Some cases call for removing a small amount of the orbicularis oculi muscle. This is the muscle surrounding the upper and lower eyelid. The removal can help refine the contour of the eyelid.

Once the procedure ends, the doctor sutures the incision. After the area heals, the scar will be less visible because of the incision’s placement in the eyelid crease.

Lower Eyelid Surgery

Doctors can perform a lower blepharoplasty with a transcutaneous or transconjunctival approach. However, a study among American oculoplastic surgeons showed that more doctors prefer the latter course.3

A transconjunctival approach involves placing an incision inside the lower eyelid. The doctor repositions the orbital fat instead of removing it completely. Some will excise a small amount if the situation calls for it. 

Due to the incision placement, the scar won’t be visible after healing. This approach creates a smoother contour in the upper face. It also reduces the chances of the skin around the eyes darkening.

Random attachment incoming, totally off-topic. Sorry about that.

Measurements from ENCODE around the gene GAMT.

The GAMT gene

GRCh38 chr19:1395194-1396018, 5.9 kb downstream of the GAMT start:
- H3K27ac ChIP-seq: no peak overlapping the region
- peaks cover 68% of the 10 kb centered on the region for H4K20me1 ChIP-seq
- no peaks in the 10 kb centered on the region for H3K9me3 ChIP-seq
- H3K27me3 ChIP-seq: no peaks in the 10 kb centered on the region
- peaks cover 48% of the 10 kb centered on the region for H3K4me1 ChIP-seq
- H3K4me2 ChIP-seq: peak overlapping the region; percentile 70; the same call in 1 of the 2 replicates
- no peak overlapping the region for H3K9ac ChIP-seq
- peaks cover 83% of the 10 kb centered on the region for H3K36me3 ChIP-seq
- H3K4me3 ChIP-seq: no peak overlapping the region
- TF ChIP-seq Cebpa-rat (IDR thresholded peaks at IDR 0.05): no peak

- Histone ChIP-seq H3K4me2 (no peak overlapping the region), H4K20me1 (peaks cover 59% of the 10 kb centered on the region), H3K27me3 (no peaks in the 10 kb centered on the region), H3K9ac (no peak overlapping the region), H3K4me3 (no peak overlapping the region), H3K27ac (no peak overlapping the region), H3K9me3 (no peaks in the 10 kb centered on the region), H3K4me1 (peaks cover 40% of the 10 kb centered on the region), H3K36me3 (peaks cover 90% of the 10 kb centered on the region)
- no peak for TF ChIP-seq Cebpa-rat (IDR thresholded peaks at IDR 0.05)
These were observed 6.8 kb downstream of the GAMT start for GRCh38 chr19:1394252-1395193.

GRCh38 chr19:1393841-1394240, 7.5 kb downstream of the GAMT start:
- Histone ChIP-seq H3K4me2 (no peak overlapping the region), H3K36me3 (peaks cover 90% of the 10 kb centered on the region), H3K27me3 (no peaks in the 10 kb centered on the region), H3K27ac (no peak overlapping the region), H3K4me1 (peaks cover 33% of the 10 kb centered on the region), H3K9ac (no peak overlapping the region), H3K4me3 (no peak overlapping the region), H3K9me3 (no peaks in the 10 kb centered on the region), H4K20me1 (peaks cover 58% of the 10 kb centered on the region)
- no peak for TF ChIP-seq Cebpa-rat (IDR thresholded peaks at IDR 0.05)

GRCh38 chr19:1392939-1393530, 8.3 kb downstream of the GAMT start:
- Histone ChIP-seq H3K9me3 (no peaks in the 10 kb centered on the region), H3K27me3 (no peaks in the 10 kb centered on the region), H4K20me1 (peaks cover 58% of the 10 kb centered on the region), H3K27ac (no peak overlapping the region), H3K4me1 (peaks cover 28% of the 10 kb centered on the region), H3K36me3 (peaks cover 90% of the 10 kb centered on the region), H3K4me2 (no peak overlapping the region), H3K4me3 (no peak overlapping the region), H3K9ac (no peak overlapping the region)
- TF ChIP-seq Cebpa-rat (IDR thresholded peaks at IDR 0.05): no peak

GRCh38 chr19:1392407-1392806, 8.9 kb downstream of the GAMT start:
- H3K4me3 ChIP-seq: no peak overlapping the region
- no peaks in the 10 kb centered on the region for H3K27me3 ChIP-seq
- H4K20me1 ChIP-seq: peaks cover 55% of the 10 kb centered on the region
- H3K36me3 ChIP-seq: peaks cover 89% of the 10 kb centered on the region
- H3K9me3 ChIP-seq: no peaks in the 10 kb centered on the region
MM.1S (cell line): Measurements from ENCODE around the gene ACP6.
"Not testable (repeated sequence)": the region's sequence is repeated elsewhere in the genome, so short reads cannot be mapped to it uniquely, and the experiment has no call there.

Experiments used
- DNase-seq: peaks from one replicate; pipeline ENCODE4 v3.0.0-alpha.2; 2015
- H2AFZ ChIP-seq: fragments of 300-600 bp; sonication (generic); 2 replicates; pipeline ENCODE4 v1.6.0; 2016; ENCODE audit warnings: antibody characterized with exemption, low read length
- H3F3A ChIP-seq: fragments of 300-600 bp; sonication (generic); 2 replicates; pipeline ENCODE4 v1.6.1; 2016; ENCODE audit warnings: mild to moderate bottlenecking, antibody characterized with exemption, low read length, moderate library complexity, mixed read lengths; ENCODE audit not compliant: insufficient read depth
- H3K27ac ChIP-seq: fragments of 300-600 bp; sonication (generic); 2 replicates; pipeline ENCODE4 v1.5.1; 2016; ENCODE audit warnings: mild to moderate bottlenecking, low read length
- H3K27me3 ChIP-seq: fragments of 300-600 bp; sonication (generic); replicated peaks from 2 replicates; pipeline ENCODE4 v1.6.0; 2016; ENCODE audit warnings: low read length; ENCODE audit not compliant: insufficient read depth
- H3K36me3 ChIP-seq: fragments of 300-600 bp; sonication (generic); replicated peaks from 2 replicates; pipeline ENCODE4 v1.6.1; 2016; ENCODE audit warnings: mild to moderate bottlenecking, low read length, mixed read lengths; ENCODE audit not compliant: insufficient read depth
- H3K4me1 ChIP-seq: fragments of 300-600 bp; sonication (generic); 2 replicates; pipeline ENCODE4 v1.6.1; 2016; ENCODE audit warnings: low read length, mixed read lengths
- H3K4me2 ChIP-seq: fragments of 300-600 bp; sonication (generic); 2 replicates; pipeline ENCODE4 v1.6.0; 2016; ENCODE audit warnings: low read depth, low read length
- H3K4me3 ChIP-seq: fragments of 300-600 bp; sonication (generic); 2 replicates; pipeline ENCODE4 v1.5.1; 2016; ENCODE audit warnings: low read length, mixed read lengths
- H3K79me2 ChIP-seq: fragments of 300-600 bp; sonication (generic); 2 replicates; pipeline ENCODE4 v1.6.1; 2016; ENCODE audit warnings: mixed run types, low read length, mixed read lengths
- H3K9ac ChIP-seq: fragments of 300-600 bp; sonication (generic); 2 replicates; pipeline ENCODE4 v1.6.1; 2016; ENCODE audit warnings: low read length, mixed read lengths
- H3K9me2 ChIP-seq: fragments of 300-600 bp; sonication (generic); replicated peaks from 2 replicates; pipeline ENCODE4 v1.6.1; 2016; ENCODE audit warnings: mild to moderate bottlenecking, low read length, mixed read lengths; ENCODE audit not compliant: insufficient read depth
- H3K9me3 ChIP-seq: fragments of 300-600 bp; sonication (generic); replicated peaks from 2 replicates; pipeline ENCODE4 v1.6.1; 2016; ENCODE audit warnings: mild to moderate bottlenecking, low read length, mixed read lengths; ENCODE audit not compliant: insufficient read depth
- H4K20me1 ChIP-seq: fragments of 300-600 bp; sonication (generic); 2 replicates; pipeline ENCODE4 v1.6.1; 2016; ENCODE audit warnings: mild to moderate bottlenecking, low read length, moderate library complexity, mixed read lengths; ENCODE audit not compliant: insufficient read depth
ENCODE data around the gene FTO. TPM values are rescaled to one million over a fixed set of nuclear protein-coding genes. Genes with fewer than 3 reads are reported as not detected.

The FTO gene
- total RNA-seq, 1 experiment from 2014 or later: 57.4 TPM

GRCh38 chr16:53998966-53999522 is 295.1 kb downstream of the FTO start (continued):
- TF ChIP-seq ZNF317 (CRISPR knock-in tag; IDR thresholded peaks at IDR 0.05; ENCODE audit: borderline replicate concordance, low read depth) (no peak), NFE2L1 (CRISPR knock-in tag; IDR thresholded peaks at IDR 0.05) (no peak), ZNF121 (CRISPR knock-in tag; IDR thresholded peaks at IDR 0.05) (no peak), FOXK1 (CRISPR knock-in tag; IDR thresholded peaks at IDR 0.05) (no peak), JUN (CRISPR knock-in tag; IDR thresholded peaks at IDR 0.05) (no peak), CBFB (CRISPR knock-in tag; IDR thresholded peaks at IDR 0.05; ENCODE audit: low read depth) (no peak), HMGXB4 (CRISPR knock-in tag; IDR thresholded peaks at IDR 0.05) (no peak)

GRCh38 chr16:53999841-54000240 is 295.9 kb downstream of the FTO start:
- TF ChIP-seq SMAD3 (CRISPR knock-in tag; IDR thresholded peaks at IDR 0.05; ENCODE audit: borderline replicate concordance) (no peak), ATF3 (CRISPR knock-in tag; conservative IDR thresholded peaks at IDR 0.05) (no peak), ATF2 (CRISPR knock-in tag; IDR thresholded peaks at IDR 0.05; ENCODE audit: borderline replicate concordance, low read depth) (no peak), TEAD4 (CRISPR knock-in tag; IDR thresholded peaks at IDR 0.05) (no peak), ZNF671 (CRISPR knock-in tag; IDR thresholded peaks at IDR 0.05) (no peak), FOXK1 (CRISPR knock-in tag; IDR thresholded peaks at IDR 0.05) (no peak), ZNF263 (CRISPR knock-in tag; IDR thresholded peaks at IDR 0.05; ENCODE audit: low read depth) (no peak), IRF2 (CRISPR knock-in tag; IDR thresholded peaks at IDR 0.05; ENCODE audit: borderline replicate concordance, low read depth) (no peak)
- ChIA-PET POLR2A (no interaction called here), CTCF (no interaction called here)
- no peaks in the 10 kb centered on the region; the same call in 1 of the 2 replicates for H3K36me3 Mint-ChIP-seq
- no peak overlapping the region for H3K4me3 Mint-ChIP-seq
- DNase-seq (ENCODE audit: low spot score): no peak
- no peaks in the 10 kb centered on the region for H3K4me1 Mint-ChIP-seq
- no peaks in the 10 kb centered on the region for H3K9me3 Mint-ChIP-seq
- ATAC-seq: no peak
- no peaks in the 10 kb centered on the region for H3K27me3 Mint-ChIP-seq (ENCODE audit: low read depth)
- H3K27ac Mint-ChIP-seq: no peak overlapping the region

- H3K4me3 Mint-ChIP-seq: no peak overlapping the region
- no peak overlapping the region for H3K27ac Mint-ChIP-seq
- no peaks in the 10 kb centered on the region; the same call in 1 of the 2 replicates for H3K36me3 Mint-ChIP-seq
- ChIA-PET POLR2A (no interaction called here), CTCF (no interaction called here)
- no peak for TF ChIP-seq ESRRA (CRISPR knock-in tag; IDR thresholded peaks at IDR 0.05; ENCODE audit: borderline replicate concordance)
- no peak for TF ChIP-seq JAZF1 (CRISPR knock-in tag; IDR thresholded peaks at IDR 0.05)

After Surgery

Here’s what you can expect and should do after receiving eyelid surgery:

Immediate Effects 

After surgery, it’s normal to experience bruising around the eyes. Doctors recommend applying cold saline compresses during the first 48 hours. Sutures are usually removed 5 to 7 days post-op.

Dry eye syndrome is another common experience, and it can persist longer than 2 weeks in 11% of patients.5 Doctors usually prescribe artificial tear drops to ease this side effect.

After surgery, the person should have someone drive them home. They should also ask someone to help them around the house during the first 2 days after surgery.

It’s normal to experience side effects during the first few weeks of healing. These include:

  • Constipation
  • Mild pain
  • Swelling of lids
  • Tightness of lids
  • Dryness
  • Itching
  • Burning
  • Excessive tearing
  • Light sensitivity
  • Blurred or double vision
  • Difficulty closing eyes during sleep

Aftercare Tips